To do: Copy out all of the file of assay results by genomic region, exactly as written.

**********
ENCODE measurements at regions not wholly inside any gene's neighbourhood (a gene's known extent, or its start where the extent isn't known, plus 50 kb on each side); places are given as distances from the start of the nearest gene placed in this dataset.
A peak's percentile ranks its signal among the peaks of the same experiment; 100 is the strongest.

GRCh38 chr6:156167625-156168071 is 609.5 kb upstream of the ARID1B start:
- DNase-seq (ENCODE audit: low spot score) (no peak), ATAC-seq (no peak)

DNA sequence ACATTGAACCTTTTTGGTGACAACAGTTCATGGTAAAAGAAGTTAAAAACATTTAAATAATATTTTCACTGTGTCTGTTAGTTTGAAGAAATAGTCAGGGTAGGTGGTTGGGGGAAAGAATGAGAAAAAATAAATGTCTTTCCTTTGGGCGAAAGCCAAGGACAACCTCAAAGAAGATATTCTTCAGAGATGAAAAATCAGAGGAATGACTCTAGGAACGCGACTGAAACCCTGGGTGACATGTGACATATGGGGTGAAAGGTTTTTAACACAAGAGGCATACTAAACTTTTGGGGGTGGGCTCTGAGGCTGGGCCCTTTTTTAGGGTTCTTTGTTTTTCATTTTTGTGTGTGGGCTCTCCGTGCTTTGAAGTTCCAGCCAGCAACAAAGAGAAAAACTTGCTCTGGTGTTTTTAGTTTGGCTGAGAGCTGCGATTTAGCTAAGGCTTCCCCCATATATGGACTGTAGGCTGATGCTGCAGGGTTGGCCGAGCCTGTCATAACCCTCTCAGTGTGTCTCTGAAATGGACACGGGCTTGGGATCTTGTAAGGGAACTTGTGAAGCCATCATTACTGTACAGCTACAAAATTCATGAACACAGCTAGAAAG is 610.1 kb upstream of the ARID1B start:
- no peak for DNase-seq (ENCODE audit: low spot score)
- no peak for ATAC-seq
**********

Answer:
ENCODE measurements at regions not wholly inside any gene's neighbourhood (a gene's known extent, or its start where the extent isn't known, plus 50 kb on each side); places are given as distances from the start of the nearest gene placed in this dataset.
A peak's percentile ranks its signal among the peaks of the same experiment; 100 is the strongest.

GRCh38 chr6:156167625-156168071 is 609.5 kb upstream of the ARID1B start:
- DNase-seq (ENCODE audit: low spot score) (no peak), ATAC-seq (no peak)

DNA sequence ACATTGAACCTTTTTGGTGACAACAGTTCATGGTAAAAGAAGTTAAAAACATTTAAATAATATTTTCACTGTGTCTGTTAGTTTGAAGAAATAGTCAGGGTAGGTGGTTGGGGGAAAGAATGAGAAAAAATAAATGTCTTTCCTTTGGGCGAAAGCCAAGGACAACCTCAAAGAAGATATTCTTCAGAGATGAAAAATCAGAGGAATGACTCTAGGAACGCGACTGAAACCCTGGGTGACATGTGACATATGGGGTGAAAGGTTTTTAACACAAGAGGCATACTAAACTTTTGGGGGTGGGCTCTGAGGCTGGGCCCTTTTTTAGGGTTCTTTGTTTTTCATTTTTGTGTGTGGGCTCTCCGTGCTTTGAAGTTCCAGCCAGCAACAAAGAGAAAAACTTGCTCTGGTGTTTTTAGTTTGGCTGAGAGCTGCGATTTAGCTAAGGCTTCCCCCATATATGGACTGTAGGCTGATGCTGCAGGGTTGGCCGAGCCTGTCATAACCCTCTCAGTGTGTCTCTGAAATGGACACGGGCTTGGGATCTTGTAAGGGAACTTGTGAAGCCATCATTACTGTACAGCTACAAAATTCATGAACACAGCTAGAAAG is 610.1 kb upstream of the ARID1B start:
- no peak for DNase-seq (ENCODE audit: low spot score)
- no peak for ATAC-seq